The American Academy of Orthopedic Surgeons’ 2011 Conference in San Diego, California, this February featured nine doctors from Israel, including Prof. Meir Leibergall, Director of the Hadassah Medical Center’s Department of Orthopedic Surgery, who presented his study findings on how to reduce healing time for distal tibia fractures by half. The study, supported by funds from Young Hadassah International’s 2006 Advanced Trauma Treatment Campaign, used pioneering stem cell technology to devise this minimally invasive intervention.

Prof. Leibergall reported that patients with slow-healing distal tibial fractures were able to heal faster when they were injected with purified, autologous mesenchymal stem cells (MSCs) along with platelet-rich plasma. The study of 24 consecutive patients proved the safety and efficacy of the treatment. Prof. Leibergall and his team at Hadassah Hospital-Ein Kerem monitored patients who had undergone surgery for distal tibia fractures, a fracture that traditionally has a high rate of non-union. After their surgery, half of those patients were chosen at random for early intervention treatment. Composite grafts of purified MSCs and platelet-rich plasma were subsequently implanted into their fracture site one month after their surgery. Of the patients who underwent intervention, the average time to union was 71 days, compared with 130 days in the control group. Prof. Leibergall explained that while the technique is not yet approved by the Food and Drug Administration, the results are promising for the future management of fracture care, reducing morbidity, and shortening incapacity time.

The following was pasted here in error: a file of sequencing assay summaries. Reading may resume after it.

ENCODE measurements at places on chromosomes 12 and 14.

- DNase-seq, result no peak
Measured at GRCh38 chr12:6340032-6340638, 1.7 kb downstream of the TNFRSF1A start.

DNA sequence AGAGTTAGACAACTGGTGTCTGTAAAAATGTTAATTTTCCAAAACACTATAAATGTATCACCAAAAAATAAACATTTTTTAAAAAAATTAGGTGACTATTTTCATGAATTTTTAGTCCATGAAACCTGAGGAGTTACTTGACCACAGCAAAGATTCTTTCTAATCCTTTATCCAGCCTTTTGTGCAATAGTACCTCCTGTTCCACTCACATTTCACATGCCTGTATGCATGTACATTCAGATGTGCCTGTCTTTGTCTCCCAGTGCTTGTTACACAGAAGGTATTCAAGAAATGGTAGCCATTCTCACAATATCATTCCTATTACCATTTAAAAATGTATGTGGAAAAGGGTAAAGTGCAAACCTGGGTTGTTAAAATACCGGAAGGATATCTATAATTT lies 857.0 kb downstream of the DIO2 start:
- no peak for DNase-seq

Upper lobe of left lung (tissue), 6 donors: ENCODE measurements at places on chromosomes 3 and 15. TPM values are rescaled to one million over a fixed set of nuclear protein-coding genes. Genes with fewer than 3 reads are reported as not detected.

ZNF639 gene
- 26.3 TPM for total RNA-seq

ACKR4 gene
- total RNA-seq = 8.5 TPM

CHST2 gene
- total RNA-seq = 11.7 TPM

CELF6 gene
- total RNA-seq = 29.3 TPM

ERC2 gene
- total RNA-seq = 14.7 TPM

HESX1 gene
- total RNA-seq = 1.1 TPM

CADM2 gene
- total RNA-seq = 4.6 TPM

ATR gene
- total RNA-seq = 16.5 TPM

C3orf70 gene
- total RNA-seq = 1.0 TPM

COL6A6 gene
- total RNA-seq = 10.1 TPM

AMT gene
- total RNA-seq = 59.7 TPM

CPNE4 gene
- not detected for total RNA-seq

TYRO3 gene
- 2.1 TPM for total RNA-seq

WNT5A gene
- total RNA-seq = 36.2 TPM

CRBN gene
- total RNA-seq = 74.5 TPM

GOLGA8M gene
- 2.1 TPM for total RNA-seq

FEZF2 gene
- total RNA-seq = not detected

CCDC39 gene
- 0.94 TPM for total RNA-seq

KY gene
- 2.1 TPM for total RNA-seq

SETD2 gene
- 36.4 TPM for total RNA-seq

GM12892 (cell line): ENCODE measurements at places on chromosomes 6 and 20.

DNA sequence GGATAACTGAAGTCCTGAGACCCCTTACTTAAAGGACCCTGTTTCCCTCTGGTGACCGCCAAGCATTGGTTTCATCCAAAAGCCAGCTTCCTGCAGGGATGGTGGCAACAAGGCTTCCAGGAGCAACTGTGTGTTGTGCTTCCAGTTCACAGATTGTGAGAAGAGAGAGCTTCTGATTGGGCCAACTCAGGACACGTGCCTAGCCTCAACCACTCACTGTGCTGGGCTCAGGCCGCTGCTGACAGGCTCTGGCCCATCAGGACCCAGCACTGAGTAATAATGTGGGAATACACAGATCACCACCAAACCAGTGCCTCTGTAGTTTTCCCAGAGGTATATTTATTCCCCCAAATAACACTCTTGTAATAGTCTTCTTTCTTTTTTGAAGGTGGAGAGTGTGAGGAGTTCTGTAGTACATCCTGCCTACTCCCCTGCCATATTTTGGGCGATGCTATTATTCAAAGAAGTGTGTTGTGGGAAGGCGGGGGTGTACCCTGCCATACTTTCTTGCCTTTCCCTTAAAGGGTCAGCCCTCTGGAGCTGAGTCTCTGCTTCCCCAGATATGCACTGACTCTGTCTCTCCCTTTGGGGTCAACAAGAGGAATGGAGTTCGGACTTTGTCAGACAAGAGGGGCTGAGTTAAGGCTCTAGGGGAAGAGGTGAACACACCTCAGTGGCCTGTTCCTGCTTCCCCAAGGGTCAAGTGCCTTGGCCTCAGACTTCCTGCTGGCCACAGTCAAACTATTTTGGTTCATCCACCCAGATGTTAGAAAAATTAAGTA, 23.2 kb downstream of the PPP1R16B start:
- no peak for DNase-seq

The American Academy of Orthopedic Surgeons’ conference is the largest and most prestigious orthopedic conference in the world.

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